The New Boys: Luke Scully

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Initially I had thought that there wouldn’t be an edition of ‘The New Boys’ for Luke Scully as sourcing footage of him playing would be a difficult task.

The 2018/19 season was effectively a write off for the Neath-born fly-half after he moved from the Ospreys to Worcester Warriors, picking up a serious quad injury that ruled him out from December through to the end of the season.

That cost him the chance to earn experience playing for Hartpury’s team in the English Championship, as well as the possibility of earning Wales U20 caps in his first year of eligibility out of the U18 setup.

However, before Coronavirus struck Scully did turn out regularly for Worcester’s A team, the Cavaliers, in the English A League, with then Worcester and now Dragons coach Gordon Reid, the former Scotland fly-half, describing his performances as ‘outstanding’.

I was asked on Twitter in the last few weeks when we might see Scully playing for the first team at Cardiff Blues, and after digging out some clips of him playing for the Cavaliers, my answer would have to be ‘sooner than I originally thought’.

These clips of Scully from the game against Wasps’ A side are two great examples of a young player who plays heads up rugby and has a good feel for the game.

Holding his position behind the breakdown in the first clip and then opening up the switch to the blindside to set up a try is a superb piece of play, as is the reaction to spot the space in the Wasps defence and take advantage before offloading and setting up the line break.

Interestingly though, Scully wasn’t only selected at fly-half by the Worcester Cavaliers, playing a fair amount of rugby at inside centre where he was utilised as a true second playmaker.

The first clip is worth pointing out for the speed of Scully’s hands to bring the full-back into play and taking a defender out of the game, but it’s the third clip, again against Wasps, that I particularly want to highlight.

It’s only subtle but that initial body position of standing square on to the defender just holds his opposite man and the defender outside him, before he gets his head up and picks the right pass to put his winger clear on the outside.

The draw-and-pass should be one of the simplest skills in the game but we too often see it poorly executed at the highest level. That ability to pick a pass for Scully then leads to his first Worcester Cavaliers try.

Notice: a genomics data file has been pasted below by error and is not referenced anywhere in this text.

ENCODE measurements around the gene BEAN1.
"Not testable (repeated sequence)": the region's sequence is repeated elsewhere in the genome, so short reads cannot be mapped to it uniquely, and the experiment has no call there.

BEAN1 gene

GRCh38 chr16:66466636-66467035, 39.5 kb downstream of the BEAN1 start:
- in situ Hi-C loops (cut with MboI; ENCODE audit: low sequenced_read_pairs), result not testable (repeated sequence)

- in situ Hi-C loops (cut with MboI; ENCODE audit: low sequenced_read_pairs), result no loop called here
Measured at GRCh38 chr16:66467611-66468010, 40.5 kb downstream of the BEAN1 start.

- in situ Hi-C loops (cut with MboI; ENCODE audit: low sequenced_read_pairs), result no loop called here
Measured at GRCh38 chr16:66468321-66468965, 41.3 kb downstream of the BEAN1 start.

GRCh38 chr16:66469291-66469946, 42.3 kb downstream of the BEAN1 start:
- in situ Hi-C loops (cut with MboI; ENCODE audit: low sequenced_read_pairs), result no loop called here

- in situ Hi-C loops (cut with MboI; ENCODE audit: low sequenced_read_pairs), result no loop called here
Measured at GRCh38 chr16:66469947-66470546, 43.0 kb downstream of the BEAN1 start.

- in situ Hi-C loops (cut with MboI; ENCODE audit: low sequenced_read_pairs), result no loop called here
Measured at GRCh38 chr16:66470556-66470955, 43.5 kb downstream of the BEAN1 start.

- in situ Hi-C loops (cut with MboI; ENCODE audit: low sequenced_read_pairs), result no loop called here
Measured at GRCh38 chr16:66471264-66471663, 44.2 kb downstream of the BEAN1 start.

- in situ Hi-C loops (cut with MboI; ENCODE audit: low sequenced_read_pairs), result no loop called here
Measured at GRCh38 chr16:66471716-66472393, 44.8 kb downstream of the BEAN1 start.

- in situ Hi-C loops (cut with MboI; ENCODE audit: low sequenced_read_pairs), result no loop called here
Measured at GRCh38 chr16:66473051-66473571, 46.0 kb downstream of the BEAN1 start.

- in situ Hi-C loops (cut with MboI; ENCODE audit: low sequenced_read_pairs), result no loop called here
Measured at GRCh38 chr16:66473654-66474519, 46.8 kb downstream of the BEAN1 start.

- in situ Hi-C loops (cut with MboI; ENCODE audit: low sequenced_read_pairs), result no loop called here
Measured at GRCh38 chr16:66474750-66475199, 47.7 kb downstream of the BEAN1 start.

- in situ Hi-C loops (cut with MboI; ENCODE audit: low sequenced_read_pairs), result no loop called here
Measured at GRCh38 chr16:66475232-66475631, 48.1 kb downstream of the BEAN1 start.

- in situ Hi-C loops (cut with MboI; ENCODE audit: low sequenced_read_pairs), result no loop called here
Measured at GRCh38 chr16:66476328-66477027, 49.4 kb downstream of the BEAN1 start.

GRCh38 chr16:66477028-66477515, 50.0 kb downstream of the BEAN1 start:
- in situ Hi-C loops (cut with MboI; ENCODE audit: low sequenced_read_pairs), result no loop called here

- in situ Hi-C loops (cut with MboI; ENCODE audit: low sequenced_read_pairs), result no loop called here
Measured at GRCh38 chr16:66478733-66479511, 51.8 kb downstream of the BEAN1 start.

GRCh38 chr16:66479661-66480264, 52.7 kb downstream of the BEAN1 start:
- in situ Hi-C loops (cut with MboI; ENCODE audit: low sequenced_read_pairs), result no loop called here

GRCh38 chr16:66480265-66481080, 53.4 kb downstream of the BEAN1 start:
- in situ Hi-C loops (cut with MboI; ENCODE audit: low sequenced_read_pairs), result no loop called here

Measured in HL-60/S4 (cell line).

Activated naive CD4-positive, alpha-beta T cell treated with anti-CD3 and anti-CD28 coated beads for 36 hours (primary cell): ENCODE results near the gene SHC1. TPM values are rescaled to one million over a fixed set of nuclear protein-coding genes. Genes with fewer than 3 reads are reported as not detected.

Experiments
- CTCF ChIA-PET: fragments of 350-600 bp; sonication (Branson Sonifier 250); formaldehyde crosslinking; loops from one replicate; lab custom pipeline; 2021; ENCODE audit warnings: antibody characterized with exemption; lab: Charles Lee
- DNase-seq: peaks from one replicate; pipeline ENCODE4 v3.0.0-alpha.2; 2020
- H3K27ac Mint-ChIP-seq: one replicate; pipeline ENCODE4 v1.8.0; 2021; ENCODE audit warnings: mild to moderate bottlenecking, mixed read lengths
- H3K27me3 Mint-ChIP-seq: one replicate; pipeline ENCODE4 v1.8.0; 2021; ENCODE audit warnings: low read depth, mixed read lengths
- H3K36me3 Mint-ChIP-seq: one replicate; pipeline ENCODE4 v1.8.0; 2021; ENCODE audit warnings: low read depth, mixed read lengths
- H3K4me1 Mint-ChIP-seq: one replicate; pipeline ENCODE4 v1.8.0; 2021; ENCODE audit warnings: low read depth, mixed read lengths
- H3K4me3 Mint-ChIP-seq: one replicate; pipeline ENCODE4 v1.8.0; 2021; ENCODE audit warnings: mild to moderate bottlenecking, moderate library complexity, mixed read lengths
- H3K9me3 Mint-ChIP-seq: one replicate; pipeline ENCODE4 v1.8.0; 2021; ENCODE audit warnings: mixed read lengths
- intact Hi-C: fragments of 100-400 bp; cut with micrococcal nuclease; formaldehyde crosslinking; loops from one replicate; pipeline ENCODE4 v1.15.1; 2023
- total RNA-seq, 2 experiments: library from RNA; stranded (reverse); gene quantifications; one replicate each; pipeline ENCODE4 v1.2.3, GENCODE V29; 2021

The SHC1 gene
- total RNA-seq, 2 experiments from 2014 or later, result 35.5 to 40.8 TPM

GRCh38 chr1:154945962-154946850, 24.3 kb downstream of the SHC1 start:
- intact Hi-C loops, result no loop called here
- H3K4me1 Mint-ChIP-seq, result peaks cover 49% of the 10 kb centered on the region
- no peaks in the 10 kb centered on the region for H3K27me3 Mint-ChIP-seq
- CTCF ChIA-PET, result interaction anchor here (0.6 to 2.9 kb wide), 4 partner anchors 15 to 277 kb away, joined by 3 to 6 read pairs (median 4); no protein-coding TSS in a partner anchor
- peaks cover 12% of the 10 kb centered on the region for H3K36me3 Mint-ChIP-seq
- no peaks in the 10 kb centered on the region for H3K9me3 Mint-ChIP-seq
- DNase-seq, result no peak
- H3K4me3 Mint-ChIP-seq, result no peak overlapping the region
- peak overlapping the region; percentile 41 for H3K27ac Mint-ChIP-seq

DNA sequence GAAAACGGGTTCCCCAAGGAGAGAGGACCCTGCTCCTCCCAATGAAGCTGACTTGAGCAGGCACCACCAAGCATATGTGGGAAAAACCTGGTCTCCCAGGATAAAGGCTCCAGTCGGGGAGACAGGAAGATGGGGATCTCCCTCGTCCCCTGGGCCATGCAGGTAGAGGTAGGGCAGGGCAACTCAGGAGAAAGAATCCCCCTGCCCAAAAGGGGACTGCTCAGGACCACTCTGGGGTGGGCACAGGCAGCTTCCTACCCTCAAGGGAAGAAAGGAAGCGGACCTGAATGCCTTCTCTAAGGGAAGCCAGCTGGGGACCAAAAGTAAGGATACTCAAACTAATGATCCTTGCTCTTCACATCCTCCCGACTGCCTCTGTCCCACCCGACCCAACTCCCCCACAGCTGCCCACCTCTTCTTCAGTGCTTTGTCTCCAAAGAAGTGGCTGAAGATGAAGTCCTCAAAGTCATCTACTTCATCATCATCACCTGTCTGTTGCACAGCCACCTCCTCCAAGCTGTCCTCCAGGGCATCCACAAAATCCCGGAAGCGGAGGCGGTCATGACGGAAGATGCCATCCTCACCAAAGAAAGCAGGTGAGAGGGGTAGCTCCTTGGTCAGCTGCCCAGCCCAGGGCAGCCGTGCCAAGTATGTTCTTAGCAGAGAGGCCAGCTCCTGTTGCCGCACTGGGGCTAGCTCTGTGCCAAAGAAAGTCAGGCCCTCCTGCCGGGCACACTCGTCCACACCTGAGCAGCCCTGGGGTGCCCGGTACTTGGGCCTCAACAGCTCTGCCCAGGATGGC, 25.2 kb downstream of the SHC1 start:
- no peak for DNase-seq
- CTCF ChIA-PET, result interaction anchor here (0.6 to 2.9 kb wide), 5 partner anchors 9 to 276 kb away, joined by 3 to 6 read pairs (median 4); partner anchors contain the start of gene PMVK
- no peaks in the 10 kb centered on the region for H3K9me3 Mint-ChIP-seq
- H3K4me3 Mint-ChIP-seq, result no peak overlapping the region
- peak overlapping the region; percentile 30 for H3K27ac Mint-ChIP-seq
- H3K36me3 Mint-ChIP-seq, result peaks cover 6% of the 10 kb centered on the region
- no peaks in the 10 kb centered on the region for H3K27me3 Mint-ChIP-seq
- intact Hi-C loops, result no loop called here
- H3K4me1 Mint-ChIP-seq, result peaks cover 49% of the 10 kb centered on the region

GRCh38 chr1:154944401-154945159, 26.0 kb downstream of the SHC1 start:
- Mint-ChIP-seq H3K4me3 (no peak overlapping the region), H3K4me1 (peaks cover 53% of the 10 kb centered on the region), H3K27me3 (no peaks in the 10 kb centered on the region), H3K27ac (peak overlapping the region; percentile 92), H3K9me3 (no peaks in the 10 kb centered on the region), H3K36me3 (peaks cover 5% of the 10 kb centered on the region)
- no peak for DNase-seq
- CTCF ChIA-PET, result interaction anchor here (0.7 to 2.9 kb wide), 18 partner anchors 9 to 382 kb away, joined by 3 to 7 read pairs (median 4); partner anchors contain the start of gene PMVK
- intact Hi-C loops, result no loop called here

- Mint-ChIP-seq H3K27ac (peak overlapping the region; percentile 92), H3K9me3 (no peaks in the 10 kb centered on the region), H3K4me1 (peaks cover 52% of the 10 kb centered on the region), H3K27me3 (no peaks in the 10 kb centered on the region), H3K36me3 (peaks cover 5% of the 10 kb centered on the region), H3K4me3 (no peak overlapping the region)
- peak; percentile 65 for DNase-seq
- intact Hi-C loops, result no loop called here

The flat pass is perfectly weighted and timed to release his team-mate, the speed of hands again on show as the defence can’t react to what is going on outside them, before Scully gets on his bike and tracks the attack superbly to be on hand to finish the move.

The beauty of a lot of the clips above is that they wouldn’t look out of place in a Cardiff Blues attack. The similarity of the shape, the use of the pull-back pass and the pop passes in midfield, all regularly used by ourselves.

Of course Scully will also need to be a good goal kicker if he is to take over at fly-half at the Arms Park, but on the limited evidence available there are promising signs.

Although neither kick is particularly difficult in terms of angle, and there seems to be a decent wind behind him on both, the kicks came in the 71st and 80th minutes to win the game for Worcester Cavaliers against Northampton A.

Only 19 at the time, that’s a solid nerve for a young player, and fingers crossed is an insight into an accomplished goal kicker who will score plenty of points for Cardiff Blues.

Obviously not a huge amount of footage of Scully at this stage but the signs are very promising, and it was difficult not to be impressed by the way he spoke at the ‘Meet the New Players’ event last week.

Definitely one to keep an eye on.

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